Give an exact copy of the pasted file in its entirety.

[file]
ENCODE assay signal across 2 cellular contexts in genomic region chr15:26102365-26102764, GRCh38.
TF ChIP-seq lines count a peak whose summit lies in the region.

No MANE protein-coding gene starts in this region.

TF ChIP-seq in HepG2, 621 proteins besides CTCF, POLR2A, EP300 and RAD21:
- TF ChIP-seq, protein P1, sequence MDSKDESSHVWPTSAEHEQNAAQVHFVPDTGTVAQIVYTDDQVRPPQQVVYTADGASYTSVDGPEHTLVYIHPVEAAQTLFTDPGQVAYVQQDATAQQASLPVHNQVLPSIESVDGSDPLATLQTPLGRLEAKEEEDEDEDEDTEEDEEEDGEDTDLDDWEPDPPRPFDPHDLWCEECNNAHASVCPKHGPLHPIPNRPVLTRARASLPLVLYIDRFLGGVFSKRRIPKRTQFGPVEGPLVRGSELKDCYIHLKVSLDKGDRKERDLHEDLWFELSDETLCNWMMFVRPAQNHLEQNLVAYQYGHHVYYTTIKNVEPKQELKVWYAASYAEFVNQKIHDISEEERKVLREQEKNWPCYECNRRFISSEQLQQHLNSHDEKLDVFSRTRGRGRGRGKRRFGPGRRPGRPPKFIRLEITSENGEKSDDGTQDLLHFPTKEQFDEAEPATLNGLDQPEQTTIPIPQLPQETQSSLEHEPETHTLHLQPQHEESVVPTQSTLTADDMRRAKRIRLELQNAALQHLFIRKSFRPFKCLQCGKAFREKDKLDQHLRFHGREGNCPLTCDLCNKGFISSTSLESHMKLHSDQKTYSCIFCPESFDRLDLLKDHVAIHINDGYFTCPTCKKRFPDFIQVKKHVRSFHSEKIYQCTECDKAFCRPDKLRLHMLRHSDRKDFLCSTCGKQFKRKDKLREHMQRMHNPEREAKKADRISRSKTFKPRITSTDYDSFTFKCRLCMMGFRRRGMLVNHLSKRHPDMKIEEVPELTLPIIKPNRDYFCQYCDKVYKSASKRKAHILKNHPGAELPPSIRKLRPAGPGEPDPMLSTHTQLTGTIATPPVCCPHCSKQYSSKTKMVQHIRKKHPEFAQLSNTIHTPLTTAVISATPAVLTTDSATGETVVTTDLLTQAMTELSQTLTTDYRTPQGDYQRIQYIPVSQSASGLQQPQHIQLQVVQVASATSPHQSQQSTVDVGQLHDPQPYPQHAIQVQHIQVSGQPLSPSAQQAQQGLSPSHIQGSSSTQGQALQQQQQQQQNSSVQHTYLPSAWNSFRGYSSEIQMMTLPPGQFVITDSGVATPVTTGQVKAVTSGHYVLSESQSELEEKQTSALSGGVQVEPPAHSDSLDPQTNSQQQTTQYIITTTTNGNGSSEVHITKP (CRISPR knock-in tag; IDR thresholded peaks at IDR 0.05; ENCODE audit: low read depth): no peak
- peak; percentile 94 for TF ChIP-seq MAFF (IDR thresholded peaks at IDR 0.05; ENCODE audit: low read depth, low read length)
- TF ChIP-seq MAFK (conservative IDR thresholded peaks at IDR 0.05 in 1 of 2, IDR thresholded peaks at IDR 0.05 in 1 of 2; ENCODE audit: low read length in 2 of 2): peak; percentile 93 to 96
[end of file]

ENCODE assay signal across 2 cellular contexts in genomic region chr15:26102365-26102764, GRCh38.
TF ChIP-seq lines count a peak whose summit lies in the region.

No MANE protein-coding gene starts in this region.

TF ChIP-seq in HepG2, 621 proteins besides CTCF, POLR2A, EP300 and RAD21:
- TF ChIP-seq, protein P1, sequence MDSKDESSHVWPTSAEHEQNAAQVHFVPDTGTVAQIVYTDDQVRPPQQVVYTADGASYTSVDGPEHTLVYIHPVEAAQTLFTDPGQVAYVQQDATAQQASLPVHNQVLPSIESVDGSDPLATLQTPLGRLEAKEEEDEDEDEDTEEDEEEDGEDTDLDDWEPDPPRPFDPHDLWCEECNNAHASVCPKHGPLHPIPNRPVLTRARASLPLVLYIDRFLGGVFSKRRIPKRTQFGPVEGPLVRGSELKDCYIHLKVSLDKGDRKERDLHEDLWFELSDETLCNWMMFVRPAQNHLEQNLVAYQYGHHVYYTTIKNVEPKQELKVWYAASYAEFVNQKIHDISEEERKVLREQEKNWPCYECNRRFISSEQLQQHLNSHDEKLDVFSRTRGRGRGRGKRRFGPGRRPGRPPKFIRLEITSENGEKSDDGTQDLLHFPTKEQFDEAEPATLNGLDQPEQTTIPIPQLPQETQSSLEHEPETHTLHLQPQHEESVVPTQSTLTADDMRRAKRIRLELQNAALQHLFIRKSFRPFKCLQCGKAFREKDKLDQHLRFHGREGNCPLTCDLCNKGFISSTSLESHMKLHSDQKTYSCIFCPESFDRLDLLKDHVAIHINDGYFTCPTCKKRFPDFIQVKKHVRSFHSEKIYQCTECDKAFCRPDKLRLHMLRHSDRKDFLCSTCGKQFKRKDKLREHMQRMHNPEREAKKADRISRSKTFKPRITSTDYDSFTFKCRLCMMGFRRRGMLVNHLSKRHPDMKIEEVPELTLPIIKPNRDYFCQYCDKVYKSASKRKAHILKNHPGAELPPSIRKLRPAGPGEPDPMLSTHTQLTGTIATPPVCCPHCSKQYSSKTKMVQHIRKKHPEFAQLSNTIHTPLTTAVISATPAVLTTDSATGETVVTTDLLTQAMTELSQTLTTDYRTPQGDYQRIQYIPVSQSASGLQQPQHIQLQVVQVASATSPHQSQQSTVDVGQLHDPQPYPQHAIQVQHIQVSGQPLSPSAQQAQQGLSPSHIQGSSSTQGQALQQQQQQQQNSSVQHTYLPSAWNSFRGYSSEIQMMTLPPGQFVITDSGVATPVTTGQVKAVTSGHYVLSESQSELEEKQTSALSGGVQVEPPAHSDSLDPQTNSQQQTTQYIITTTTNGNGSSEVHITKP (CRISPR knock-in tag; IDR thresholded peaks at IDR 0.05; ENCODE audit: low read depth): no peak
- peak; percentile 94 for TF ChIP-seq MAFF (IDR thresholded peaks at IDR 0.05; ENCODE audit: low read depth, low read length)
- TF ChIP-seq MAFK (conservative IDR thresholded peaks at IDR 0.05 in 1 of 2, IDR thresholded peaks at IDR 0.05 in 1 of 2; ENCODE audit: low read length in 2 of 2): peak; percentile 93 to 96